As Halloween quickly approaches, we thought it would be helpful to write a column on how to keep your dog calm, cool, and collected during the celebrations. First and foremost, remember that costumes, trick or treaters, and parties may be fun for us humans, but they are generally terrifying things for dogs.
The best thing to do during Halloween is to stay home with your dog, especially if he does not handle stimuli well. Try to keep the routine as normal as possible, and make scary situations (like trick or treaters knocking) positive by doing training exercises, or playing games with him. This keeps his mind off of what’s going on outside, and keeps him focused on something and someone he knows. You may also need to use more treats than normal, even if practicing a command your dog already knows. Remember he’s scared, and we all need a little extra bribe when we’re in a scared state of mind. Giving him treats will also make the situation positive, and help desensitize him to trick or treaters knocking at the door. If he gets treats every time the doorbell rings, he might start to think that those scary looking kids behind it aren’t so bad after all.
If you are planning on dressing up, or taking your dog trick or treating, you will need to prepare him for these unfamiliar situations. In the weeks leading up to Halloween, it would be a good idea to get him used to being around costumes, and being greeted by strangers.
Let’s first start off with the costumes. This can be done by adding in small costume items while training him. Try this in very small steps by first wearing a hat while training him, then adding some glasses, then perhaps a cape. Make sure to keep your commands simple, and give your dog plenty of high value treats. The idea is to make the costume items normal, positive things.
When it comes to greeting strangers it’s important to teach him that he needs to be calm in order to get attention from people. The absolute best way to set your dog up for success while out and about is to put him on his leash. Have a friend or family member go with you to a public place to practice, and follow these steps:
- As you approach someone, put your dog in a sit position at your side.
- Have the person calmly approach him.
- If he gets excited, or gets up from the sit position, have him sit again, and tell the person to turn around, and walk away.
- Once he’s calmly sitting, the person may approach again, and attempt to give your dog attention.
- Repeat steps 1-4 as many times as it takes for him to remain sitting for attention. He needs to learn that he must be calm and sitting to get pet.
Once he is well-versed in sitting politely for calm greetings, you can then practice these same steps with more exciting people, and people in costumes.
If you would like to take your dog with you trick or treating, please remember to take his needs into consideration. Don’t force a dog who is timid, anxious, nervous, or unsure in new situations, to go walk the neighborhood or greet unfamiliar people. If your dog is not going to enjoy himself, consider leaving him at home where he is comfortable. Keep in mind though, even if your dog is not generally anxious, and is normally comfortable in loud, unfamiliar situations, make sure he is microchipped, or if he already is, that the chip has up to date contact information. Also make sure he is wearing his collar with a current license and tag on it. It’s important to plan for the worst, so just in case your dog gets spooked, or gets away from you, he can be properly identified by someone, and his chances of returning home safely greatly increase.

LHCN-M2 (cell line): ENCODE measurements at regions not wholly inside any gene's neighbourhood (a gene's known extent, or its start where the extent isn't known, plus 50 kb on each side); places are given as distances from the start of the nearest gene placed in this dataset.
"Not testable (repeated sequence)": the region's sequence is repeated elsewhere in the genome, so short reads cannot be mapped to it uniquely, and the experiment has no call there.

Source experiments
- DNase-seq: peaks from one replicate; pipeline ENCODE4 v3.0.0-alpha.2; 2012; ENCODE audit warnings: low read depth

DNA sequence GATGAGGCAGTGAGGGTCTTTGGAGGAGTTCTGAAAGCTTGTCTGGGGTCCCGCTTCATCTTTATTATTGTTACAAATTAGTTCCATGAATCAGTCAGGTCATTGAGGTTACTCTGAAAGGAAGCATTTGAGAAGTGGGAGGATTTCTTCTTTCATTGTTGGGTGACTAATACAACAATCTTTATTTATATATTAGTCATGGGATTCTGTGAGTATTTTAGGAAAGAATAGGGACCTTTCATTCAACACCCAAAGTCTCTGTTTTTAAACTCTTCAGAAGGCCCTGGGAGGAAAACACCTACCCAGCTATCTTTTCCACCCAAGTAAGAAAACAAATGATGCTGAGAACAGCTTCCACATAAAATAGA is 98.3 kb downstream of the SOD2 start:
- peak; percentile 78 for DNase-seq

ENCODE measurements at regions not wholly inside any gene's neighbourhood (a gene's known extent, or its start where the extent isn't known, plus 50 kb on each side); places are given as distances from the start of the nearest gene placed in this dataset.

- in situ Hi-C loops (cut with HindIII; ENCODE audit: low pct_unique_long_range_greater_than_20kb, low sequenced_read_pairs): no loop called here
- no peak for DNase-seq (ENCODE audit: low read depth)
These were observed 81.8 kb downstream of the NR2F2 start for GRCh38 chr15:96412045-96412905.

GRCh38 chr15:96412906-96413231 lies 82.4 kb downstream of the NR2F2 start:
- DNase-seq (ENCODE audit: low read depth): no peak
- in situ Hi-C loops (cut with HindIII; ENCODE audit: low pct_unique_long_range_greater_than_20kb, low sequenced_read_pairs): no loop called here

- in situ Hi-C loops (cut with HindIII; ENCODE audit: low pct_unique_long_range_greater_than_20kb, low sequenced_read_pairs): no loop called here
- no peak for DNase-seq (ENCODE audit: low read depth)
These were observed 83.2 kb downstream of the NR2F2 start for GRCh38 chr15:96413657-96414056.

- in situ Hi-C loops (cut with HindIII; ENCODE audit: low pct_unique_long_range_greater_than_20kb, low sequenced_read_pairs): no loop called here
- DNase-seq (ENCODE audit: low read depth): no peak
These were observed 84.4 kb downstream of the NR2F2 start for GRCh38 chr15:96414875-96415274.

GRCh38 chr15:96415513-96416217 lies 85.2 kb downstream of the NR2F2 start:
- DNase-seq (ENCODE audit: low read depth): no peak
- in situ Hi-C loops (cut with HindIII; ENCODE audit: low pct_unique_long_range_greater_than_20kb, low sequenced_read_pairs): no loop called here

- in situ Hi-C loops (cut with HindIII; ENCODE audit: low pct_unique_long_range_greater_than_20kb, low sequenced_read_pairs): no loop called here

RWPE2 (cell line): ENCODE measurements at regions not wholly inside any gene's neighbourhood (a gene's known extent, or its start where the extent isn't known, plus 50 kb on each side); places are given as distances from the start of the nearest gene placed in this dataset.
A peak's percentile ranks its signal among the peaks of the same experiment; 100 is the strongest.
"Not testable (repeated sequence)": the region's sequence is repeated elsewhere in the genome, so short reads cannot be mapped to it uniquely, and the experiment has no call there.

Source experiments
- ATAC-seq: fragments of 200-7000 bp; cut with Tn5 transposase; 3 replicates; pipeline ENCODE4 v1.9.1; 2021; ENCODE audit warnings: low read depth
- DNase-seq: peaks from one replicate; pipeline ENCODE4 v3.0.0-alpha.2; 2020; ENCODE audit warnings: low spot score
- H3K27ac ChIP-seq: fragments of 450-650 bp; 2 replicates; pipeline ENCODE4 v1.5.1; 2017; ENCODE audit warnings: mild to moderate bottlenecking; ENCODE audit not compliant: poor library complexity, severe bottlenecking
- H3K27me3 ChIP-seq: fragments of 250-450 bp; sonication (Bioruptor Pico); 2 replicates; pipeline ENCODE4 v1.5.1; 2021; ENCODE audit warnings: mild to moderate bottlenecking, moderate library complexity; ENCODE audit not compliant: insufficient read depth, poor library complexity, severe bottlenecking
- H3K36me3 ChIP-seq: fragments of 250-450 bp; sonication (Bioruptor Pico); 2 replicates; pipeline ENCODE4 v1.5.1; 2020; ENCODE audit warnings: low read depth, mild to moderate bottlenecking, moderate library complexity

If staying home with your dog is not an option, and if you have a dog who is especially anxious, you may want to consider crating him, or putting him in a small area away from any doors or windows, like a laundry room or bathroom. Even if a window is closed, a dog may go through it to escape a scary situation. Dogs are den animals, so a crate or smaller space can provide much needed comfort for a dog who is in the middle of a “panic attack.” Give him plenty of toys to chew on that will last awhile, like bully sticks or Kongs to keep him occupied, and his mind off of the scary noises. Make sure all doors and windows are secure, and consider shutting the blinds or curtains to help shut out the festivities even more. You may also want to put notes on your porch to let your neighborhood kids know there is no candy available to keep them from knocking on your door, and adding more stress to your dog.
It’s also important to try to provide a soothing, calm environment. Providing some white noise in the background can help soothe him. Items like a table fan, a radio set to static or classical music, or a ticking clock can create white noise to drown out the fireworks, loud music, and other holiday sounds.
If your dog has absolutely uncontrollable anxiety, consider checking with your veterinarian to see if there’s something he or she can prescribe to take the edge off. You may also want to consider making an appointment with a Certified Behavior Specialist to discuss his behavior issue, and create a training plan to keep him safe and happy.
Happy Halloween! Keep yourself, your family, and furry family members safe and happy! WOOF!